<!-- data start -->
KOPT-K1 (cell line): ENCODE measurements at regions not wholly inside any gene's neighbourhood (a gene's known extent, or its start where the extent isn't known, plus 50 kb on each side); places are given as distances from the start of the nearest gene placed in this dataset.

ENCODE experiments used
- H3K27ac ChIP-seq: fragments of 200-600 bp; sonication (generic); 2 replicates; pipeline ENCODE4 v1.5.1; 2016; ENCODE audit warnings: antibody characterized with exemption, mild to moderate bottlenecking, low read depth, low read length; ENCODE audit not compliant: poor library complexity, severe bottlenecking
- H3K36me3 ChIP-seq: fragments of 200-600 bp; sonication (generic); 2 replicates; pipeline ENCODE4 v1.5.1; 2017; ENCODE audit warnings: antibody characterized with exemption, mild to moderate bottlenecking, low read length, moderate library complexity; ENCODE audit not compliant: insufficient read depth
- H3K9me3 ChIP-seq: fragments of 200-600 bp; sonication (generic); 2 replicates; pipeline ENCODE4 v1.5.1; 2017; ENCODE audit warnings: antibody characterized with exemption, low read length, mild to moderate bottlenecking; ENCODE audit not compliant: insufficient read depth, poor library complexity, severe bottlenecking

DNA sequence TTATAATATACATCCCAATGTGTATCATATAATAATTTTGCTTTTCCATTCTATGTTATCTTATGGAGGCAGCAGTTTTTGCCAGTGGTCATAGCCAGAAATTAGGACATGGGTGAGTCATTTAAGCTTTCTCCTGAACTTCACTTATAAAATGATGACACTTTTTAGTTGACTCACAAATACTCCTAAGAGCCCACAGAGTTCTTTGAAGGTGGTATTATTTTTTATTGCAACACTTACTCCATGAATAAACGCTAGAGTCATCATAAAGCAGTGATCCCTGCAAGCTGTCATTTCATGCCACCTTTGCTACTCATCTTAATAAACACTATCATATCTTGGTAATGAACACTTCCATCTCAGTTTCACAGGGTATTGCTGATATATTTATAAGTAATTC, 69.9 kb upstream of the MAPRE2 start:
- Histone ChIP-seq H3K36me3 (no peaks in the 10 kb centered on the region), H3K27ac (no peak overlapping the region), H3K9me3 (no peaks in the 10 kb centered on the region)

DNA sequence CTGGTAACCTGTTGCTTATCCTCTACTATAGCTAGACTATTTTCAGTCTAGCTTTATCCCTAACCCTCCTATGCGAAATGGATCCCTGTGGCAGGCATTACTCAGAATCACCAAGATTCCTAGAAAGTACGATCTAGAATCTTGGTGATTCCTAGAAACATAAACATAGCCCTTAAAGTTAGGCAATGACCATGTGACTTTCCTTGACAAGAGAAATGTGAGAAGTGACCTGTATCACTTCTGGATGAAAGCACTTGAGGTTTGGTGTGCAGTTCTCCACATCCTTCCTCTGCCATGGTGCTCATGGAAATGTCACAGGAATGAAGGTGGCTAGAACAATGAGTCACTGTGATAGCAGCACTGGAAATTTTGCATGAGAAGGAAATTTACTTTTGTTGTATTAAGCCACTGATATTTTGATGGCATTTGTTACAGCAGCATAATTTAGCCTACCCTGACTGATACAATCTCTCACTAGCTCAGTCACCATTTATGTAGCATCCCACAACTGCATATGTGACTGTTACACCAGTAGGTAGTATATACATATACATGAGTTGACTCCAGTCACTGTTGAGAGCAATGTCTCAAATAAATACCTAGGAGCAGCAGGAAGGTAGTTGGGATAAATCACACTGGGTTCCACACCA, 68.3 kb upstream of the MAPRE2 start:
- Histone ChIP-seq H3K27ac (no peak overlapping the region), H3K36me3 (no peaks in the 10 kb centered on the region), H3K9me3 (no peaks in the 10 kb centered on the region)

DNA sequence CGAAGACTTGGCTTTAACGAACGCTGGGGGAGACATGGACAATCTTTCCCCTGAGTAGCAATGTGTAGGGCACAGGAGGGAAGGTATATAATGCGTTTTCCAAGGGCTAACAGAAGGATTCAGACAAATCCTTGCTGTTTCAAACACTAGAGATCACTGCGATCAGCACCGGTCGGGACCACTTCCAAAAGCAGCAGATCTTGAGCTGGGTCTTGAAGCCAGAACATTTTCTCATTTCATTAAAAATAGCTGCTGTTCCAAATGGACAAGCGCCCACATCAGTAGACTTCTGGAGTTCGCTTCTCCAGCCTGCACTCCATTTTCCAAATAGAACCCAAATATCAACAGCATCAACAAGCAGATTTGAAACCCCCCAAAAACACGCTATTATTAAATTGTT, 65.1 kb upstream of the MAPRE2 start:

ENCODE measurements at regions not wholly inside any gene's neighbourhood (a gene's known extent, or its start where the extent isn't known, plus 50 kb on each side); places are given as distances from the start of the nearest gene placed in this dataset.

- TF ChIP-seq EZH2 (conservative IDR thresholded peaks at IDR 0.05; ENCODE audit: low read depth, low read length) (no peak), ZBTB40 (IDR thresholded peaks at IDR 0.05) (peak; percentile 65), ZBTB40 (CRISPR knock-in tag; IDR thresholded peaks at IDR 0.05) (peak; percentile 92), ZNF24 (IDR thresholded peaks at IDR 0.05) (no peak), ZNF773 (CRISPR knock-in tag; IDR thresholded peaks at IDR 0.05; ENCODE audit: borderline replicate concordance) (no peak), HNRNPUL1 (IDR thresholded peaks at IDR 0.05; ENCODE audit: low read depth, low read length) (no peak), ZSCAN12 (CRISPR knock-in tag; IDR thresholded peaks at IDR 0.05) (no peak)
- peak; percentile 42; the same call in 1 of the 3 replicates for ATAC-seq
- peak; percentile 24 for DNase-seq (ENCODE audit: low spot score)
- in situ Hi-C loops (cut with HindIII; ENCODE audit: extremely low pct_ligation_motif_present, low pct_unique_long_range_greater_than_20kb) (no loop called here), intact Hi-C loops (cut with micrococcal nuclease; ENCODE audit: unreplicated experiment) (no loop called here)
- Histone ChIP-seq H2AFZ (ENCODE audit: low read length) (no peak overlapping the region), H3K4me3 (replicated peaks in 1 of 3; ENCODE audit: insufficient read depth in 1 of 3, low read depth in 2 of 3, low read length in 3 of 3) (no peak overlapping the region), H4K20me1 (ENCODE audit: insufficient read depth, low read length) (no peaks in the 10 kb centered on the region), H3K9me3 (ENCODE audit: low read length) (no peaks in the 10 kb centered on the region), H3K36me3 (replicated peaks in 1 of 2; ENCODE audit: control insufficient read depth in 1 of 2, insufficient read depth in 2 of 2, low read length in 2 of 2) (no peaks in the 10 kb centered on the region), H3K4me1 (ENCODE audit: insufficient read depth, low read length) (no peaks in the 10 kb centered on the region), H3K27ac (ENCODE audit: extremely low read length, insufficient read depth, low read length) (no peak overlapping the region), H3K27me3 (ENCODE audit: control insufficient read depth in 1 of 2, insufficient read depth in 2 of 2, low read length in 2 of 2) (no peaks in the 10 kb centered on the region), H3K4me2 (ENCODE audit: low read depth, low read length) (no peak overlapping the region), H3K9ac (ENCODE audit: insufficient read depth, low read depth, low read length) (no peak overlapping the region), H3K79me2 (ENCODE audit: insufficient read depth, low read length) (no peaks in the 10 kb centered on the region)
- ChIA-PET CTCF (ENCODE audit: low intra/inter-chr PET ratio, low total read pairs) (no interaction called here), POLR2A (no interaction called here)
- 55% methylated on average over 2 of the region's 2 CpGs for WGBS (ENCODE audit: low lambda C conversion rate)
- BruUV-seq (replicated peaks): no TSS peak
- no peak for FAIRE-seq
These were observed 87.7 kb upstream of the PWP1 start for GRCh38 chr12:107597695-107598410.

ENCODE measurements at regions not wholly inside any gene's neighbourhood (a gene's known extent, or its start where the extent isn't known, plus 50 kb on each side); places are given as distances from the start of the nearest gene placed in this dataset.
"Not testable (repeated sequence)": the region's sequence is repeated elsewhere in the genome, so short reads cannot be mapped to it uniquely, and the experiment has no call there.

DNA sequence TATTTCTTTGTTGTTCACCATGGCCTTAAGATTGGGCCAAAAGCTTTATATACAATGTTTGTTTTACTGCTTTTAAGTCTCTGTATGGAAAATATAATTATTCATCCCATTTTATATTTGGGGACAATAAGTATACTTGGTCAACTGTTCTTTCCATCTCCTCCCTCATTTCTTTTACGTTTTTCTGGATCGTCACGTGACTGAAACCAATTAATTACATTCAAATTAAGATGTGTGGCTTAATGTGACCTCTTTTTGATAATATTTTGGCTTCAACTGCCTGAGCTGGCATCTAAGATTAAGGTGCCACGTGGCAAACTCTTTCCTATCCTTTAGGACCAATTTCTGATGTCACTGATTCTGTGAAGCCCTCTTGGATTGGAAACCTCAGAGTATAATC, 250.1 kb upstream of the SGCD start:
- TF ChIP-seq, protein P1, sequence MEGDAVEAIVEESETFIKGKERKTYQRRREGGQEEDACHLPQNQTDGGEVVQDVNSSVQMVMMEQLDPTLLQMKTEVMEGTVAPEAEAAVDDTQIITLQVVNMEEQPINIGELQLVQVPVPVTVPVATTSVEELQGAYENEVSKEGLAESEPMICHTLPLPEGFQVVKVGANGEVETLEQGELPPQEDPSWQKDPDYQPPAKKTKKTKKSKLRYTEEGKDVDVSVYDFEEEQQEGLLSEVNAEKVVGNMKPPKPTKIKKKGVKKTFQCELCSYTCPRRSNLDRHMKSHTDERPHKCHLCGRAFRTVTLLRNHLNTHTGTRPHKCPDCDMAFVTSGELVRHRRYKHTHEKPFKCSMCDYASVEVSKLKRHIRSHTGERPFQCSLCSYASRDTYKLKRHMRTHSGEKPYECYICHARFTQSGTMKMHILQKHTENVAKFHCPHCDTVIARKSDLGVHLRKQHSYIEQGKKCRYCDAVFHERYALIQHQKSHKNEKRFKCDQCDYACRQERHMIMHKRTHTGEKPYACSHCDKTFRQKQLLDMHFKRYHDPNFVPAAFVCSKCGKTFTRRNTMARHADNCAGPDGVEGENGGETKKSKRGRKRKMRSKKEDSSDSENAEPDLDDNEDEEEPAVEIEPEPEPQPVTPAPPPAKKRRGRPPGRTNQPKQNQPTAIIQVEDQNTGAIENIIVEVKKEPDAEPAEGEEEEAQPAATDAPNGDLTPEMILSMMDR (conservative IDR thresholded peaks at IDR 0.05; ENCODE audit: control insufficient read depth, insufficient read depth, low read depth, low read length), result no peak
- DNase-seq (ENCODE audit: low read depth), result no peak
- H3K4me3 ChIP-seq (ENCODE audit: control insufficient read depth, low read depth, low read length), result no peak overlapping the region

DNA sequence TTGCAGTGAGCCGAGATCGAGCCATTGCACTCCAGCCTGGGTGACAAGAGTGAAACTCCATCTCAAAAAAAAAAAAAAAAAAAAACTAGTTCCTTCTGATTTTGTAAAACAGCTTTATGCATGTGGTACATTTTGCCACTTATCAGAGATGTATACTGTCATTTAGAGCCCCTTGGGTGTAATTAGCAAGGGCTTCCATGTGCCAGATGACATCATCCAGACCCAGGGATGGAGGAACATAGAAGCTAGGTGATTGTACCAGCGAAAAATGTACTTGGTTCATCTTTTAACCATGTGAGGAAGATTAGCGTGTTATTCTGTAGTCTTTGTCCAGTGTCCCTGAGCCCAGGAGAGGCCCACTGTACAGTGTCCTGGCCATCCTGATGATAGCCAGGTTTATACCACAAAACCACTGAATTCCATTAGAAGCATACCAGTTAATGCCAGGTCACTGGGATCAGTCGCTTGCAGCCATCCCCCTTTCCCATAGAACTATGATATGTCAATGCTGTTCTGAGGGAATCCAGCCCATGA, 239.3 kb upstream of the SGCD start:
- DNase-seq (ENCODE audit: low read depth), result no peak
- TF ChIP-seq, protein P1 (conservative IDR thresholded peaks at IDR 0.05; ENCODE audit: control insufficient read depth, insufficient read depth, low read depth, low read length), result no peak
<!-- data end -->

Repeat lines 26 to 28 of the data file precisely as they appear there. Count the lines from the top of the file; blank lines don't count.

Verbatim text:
- DNase-seq (ENCODE audit: low read depth), result no peak
- H3K4me3 ChIP-seq (ENCODE audit: control insufficient read depth, low read depth, low read length), result no peak overlapping the region

DNA sequence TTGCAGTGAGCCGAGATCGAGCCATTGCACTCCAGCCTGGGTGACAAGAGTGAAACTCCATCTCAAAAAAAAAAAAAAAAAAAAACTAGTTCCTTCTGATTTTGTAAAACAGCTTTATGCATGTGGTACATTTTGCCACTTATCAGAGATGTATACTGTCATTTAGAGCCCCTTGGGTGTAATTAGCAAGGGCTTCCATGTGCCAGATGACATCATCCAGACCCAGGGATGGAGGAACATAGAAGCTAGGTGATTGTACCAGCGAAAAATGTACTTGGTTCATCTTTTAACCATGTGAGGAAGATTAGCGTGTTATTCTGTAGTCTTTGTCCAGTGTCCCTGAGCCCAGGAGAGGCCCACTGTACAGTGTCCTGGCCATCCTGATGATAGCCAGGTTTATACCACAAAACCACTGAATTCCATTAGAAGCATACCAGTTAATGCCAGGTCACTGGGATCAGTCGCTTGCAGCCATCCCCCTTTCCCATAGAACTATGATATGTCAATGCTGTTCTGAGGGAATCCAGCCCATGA, 239.3 kb upstream of the SGCD start: